The struggle faced by First Nation communities to access clean, potable water is highlighted in a film that will have its world premiere Sept. 15 at the Toronto International Film Festival.
Boil Alert is a documentary focused on activist Layla Staats from Six Nations of the Grand River in Ontario. Staats visits Indigenous communities in both Canada and the United States that have boil water advisories.
While she gains a better understanding about those clean water challenges, Staats also discovers a few things about herself during her travels.
Stevie Salas, a rock musician born in California who has Apache ancestry, helped write, direct and produce Boil Alert. It’s his fourth film. His first was RUMBLE: The Indians Who Rocked The World.
That 2017 film was inspired by Salas when he and Tim Johnson (Mohawk) created an exhibit for the Smithsonian National Museum of the American Indian about the Indigenous influence on American rock music. The two were executive producers on the film, which captured an award for masterful storytelling at the prestigious Sundance Film Festival.
His documentary The Water Walker premiered at TIFF in 2020. And earlier this year, Hail To The Breadsticks!, a film he also executive produced, premiered at the Nantucket Film Festival.
And now, Salas’ Boil Alert will be shown publicly for the first time at TIFF. Another screening will follow Sept. 16.
“I’m on fire,” he said of his film successes. “I don’t know what’s going on.”
He realizes the significance of having a film screen at the Toronto festival, which begins Sept. 7 and runs until Sept. 17.
“Any time that you can be at TIFF, for anybody, it’s a big deal,” he said. “And you have to take it very seriously. It’s a great honour for sure.”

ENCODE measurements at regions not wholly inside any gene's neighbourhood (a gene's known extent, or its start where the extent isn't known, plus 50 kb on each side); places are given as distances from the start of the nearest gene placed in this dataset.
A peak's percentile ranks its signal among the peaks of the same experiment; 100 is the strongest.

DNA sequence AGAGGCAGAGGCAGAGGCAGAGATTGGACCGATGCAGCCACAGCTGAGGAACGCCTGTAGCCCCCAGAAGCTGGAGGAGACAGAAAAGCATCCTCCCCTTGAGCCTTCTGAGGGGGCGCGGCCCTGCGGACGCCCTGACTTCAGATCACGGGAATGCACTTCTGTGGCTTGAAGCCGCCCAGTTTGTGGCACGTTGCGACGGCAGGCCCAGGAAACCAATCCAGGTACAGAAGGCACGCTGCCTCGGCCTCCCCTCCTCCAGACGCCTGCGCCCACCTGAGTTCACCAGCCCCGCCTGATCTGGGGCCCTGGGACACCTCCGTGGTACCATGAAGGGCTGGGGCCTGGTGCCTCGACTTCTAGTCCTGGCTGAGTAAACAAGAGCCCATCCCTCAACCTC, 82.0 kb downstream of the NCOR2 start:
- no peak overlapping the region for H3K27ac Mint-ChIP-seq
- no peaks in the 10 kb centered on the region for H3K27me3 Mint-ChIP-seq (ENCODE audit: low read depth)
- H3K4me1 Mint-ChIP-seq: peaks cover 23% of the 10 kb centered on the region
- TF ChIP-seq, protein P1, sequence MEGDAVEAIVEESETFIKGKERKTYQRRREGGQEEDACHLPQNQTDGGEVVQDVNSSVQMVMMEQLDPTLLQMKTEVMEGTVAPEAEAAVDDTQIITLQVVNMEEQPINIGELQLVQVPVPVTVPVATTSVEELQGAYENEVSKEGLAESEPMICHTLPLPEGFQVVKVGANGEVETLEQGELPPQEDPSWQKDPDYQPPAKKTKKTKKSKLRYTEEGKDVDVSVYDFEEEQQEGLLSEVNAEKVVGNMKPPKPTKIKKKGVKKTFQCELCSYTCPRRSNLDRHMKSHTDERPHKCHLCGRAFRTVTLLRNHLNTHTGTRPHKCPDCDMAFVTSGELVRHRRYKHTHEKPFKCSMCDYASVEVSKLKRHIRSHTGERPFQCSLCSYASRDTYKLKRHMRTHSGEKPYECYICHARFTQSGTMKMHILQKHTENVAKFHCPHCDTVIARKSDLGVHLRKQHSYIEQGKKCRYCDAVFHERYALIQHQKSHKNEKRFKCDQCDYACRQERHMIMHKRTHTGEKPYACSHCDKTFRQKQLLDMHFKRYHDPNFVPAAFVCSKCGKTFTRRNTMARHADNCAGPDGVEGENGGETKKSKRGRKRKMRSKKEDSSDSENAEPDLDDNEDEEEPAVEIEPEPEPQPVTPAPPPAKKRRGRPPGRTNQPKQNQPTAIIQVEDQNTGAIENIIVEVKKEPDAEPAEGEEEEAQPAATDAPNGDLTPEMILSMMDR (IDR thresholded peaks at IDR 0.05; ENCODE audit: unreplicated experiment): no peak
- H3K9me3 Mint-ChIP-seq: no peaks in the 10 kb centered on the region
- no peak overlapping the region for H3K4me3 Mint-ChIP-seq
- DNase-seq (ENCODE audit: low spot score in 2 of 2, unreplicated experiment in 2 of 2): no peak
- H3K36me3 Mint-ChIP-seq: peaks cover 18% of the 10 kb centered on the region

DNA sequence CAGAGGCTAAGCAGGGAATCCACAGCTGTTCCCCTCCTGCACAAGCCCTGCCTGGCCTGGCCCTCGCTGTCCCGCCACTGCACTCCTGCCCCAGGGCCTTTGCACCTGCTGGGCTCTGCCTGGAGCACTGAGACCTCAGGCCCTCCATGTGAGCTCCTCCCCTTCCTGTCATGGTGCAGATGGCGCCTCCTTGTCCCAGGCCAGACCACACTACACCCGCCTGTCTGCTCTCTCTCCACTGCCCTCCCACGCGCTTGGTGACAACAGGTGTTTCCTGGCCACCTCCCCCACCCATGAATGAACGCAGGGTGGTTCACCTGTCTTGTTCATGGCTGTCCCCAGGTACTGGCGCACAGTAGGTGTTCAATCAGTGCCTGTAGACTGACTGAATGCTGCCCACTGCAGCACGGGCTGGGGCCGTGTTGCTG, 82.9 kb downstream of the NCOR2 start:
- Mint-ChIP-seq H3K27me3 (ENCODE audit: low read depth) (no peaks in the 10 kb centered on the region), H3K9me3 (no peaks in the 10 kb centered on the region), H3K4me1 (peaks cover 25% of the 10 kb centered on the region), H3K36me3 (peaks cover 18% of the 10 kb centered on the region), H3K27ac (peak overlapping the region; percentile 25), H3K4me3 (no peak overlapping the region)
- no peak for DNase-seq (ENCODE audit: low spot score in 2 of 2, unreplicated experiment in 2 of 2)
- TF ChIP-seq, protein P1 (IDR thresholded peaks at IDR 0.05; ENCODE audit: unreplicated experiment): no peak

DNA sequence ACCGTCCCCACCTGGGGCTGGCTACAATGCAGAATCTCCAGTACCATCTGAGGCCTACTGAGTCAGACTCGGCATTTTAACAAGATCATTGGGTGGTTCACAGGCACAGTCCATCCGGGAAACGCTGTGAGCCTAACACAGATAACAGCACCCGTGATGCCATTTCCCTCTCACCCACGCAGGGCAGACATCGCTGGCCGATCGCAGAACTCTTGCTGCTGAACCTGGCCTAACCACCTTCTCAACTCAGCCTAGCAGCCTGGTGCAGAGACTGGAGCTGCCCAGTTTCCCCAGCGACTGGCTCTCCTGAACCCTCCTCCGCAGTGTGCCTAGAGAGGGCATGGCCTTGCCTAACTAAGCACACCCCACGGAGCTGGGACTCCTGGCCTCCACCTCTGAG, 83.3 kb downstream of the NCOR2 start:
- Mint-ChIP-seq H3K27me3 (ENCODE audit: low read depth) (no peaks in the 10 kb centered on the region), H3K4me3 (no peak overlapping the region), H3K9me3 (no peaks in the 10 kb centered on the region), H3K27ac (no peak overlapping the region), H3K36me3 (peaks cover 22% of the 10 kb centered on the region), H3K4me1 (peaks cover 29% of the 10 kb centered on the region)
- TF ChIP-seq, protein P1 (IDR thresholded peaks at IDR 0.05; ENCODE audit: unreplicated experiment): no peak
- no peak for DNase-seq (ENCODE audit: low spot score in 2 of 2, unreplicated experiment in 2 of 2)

Boil Alert was produced by Seeing Red 6 Nations, a Six Nations-based company that Salas founded with his business partner Bryan Porter.
“For us to be a little company from Six Nations trying to create awareness, it’s fantastic,” Salas said of Boil Alert’s inclusion in TIFF. “And we’re really lucky.”
Salas is hoping the film helps to brings attention to the seriousness of boil water advisories in Indigenous communities.
Salas said he became interested in the issue after a friend who worked for a water charity took him to Fiji a few years ago to view the water issues there. Salas told his friend there was no need to travel outside of North America to find communities suffering because of a lack of clean water.
“They had no idea, and they’re in the business,” Salas said. “Everybody is going around the world fixing all these issues around the world, thinking that us (Canada and the United States), two First World countries, that that doesn’t happen here. Well it happens here like crazy. And nobody knows. We just assume because we have so much money that this couldn’t possibly be true.”
Porter is also hoping that Boil Alert raises awareness.
“I’ve seen first-hand how difficult situations like these can be and want more people to understand what’s really going on,” he said. “Layla’s story, I think, is a perfect entry point into a broader conversation about Indigenous people and water rights today. Growing up on the reservation where families live on the same land over generations and generations fosters a different kind of perspective. We are raised to consider the impact of our actions seven generations into the future.”
Besides filming Boil Alert in her own Six Nations community, other locations Staats visits during the film include Neskantaga First Nation and Grassy Narrows First Nations, which are both located in Ontario, Church Rock in New Mexico and Wet’suwet’en First Nation in British Columbia.
Porter said Boil Alert spotlights the work a new generation of Indigenous people are doing to bring back that generational perspective.
“For that reason, it is both timely and timeless,” he said of the film.
Salas said Boil Alert will be screened at various other festivals globally after TIFF.
“We’re getting a million offers from film festivals right now all over the world,” he said, adding that Poland, Germany and France are some of the countries where the movie could be shown. “We just signed with a huge sales agent, a really cool company, and I don’t want to say it yet until I get all the papers signed (but) I’m going to figure out what film festivals I want to be at and… Hopefully we’re going to sell this sucker to somebody big.”
By Sam Laskaris, Local Journalism Initiative Reporter, Windspeaker.com
Original Published on Sep 08, 2023